Chapter 5. Regulatory and process considerations for marketing algae-based food, feed, and supplements outlines regulatory process steps in obtaining approval from the respective overseeing agencies for the inclusion of algae as novel dietary ingredients or food/feed additives.

Chapter 6. Regulatory considerations and standards for algae biofuels describes the process required to produce a legally marketable biofuel from algae, with links to comply with the new developments on the Renewable Fuel Standard that is administered by the EPA.

Chapter 7. Open and closed algae cultivation systems, including heterotrophic fermentation of algae, describes measurement parameters and reporting metrics that are particularly important in comparing algal growth systems.

The algae industry faces numerous challenges. Algae operations vary in size from small microfarms, individual bioreactor arrays producing specialty chemicals and nutraceuticals, to expansive farm-scale production of food products and biofuels.

Accurate assessment of their future economic and environmental footprint will be critical to financing development and performing environmental LCA.

IAM 8 is designed to meet the evolving needs of the algae industry and its stakeholders. The ABO Technical Standards Committee invites stakeholder comments. The Committee is actively recruiting contributors to IAM 9, tentatively schedule to publication in 2019. Please get in touch via

Product Quality Initiative

At the ABO meeting, a new Product Quality Initiative was launched. This new Product Quality Initiative’s goal will benefit society and algae industry members by expanding consumer adoption of algae-based products.

Algae industry companies strive to produce high quality products produced in compliance with all relevant regulations and standards. We all know that negative consumer experiences will damage everyone and creating a set of safety standards around products that are currently and likely in the future produced by ABO’s producing members will benefit all. The ABO Product Quality Initiative begins the discussion about what we as an industry can do to help our members maintain consumer trust and support. The Product Quality Initiative begins the path to voluntary adoption of product safety standards.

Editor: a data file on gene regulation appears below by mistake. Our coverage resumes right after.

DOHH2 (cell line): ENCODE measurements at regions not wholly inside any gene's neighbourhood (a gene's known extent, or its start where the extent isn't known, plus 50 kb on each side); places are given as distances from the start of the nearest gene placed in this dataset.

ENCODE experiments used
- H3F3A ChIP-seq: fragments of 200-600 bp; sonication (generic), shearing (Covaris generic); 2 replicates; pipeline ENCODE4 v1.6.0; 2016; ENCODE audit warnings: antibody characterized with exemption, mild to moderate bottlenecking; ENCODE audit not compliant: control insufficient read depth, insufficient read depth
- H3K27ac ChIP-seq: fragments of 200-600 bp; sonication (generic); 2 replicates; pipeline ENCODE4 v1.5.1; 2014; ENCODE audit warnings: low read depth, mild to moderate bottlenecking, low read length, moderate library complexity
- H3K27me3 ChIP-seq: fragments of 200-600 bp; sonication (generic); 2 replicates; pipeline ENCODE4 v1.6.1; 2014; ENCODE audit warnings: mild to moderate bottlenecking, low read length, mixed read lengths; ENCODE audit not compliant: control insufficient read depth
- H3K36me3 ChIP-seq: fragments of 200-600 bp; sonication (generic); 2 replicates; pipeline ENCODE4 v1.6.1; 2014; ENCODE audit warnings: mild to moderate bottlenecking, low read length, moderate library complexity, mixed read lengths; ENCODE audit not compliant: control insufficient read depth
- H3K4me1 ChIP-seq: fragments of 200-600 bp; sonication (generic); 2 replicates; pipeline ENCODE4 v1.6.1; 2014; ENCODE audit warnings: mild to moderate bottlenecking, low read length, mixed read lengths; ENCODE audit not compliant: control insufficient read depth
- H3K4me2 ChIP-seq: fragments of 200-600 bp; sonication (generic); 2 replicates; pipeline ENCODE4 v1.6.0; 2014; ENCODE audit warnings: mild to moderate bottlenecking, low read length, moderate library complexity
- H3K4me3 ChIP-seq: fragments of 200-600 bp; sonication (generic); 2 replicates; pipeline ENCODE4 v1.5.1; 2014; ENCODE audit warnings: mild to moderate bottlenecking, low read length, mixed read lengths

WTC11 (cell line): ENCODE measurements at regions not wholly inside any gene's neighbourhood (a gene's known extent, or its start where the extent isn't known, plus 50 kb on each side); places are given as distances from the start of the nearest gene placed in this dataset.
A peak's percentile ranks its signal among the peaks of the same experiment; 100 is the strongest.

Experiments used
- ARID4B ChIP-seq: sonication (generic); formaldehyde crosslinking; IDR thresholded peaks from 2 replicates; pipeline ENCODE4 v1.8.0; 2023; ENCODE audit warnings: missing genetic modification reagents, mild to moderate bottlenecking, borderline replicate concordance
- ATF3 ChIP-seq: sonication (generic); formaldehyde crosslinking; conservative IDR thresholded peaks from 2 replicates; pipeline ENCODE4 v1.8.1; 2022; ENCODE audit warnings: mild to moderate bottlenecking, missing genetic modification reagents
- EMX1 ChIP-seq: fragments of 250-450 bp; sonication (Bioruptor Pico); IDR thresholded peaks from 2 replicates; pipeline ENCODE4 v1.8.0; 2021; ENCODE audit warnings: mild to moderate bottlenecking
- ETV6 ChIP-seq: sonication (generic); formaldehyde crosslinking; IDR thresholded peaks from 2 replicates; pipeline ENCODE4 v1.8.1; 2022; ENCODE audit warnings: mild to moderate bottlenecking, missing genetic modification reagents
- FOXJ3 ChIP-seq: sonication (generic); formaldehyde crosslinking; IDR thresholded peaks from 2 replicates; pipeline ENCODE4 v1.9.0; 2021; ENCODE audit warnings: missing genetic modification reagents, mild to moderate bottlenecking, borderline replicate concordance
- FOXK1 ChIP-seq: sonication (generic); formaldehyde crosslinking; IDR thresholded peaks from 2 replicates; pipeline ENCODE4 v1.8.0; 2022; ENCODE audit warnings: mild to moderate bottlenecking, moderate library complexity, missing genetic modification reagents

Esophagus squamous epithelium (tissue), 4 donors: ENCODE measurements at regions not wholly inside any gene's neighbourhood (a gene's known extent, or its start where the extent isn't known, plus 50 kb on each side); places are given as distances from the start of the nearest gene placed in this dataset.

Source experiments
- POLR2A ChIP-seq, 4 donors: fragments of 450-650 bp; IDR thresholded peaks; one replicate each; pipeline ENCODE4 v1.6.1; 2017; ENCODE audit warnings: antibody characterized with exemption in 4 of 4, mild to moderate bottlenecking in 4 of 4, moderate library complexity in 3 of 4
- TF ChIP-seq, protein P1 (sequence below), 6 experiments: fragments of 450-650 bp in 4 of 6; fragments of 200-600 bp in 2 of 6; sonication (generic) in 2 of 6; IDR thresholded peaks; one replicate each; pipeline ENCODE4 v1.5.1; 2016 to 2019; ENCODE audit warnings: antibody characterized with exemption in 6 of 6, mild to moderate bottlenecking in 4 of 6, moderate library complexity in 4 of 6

IAM 8.0 2017 Authors

  • Lieve M. L. Laurens, Committee chair, Senior Research Scientist, National Renewable Energy Laboratory, Golden, CO, USA.


  • Keith E. Cooksey, Deputy committee chair, Environmental Biotechnology consultant, Professor emeritus, Montana State University, Bozeman, MT.
  • Jim Sears, Co-founder Visual Exploration LLC, former ABO committee chair.
  • Mark Edwards, Emeritus Professor, Arizona State University, Co-CEO, EcoSync.
  • Tryg Lundquist, Associate professor, California Polytechnic State University, San Luis Obispo, CA.
  • Craig Behnke, Vice president at Sapphire Energy, San Diego, CA.
  • Casey Lippmeier, Principal Scientist, DSM Nutritional Products, Columbia, MD.
  • Steve Howell, President and founder of MARC-IV, Chairman of the ASTM task force on biodiesel standards, Kearney, MO.
  • Robert Gardner, Assistant professor, Department of Bioproducts and Biosystems Engineering, University of Minnesota, Morris, MN.
  • Jose Olivares, Division leader Biosciences Division, Los Alamos National Laboratory, Los Alamos, NM.
  • Robert McCormick, Principal engineer, Fuels Performance, National Renewable Energy Laboratory, Golden, CO.
  • Amha Belay, Earthrise Nutritionals, Calipatria, CA.
  • Chad Miller, Clearas Water Recovery, Missoula, MT.